It is speculated in British media – most probably at the behest of briefings by shadowy state officials – that Yulia Skripal does not want to see her cousin, or the Russian consular representatives. Even though Yulia did not express that in her phone call. If Yulia didn’t want to see her cousin, why would she bother calling her, apparently out of the blue?
The speculation about Yulia’s preferences are based on the official British premise that the Russian state attempted to carry out an assassination with a toxic chemical on her father. It is therefore insinuated by the official British narrative that Yulia would not want to see the Russian authorities.
But that logic depends entirely on the plausibility of the British version of events. That is, that a Russian state operation used a Russian nerve agent to try to kill Sergei Skripal, and his daughter as collateral damage.
That British version has relied totally on assertion, innuendo and unverified claims made by politicians briefed by secret services. Claims which we are now seeing to be unfounded, as the Porton Down scientists disclosed last week.
At no point have the British produced any evidence to substantiate their high-flown allegations against Russia. Indeed, Britain refuses to give Russia access to alleged samples in order to carry out an independent chemical analysis.
The entire British case relies on a presumption of guilt and a despicable prejudice towards Russia as a malicious actor. That’s it entirely. British prejudice and contempt for due process.
However, what if the Russian government were correct? What if the British state carried out a macabre false flag operation by stealthily injuring the Skripals with some kind of chemical in order to blame it on Russia? For the plausible purpose of adding one more smear campaign in order to demonize and delegitimize Russia as an international power.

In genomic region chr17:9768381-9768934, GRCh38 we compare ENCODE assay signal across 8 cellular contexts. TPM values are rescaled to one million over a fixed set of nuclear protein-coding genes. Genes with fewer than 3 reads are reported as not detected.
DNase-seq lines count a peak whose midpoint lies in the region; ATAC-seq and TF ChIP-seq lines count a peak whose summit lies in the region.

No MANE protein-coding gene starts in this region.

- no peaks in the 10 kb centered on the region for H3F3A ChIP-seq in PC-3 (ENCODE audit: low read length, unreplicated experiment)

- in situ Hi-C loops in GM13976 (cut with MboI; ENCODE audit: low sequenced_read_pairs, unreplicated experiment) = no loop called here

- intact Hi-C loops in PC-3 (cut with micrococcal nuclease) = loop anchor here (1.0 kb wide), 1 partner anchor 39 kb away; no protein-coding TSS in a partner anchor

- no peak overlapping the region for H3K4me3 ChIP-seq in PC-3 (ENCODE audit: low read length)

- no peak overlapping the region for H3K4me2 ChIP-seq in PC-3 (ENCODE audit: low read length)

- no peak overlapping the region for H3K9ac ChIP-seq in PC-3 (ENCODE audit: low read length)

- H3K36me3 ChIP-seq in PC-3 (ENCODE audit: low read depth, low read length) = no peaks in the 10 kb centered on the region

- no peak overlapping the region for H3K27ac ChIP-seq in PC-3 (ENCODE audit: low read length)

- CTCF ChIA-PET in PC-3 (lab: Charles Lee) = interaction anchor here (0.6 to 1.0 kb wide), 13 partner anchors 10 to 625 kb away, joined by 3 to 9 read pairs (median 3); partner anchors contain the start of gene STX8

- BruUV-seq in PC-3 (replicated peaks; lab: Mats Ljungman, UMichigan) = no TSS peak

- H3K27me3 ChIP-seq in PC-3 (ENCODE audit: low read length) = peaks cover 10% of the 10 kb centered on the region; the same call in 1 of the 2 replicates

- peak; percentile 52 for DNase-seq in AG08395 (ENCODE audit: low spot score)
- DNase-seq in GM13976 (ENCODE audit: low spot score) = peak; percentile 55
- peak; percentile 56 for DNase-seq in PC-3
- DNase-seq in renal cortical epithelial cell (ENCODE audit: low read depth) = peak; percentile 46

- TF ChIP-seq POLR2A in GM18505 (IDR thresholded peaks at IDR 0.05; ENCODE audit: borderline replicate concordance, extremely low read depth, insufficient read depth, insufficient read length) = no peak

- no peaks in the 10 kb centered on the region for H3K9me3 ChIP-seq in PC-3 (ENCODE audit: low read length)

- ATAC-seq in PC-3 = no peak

No doubt, the situation is disturbing and disorientating especially for Yulia Skripal who apparently was simply visiting her father in England for a happy family reunion.
More sinister, however, is the apparent lack of free will being afforded to Yulia Skripal. The British official position simply conflates their innuendo of a Russian plot, an innuendo which is increasingly untenable.
The denial of a visitor visa to Yulia’s family relatives from Russia points to the sinister conclusion that the British authorities are engaging in a macabre propaganda stunt. Moreover, a propaganda stunt involving the criminal assault on a Russian citizen and the ongoing illegal detention of that citizen.
Source: Strategic Culture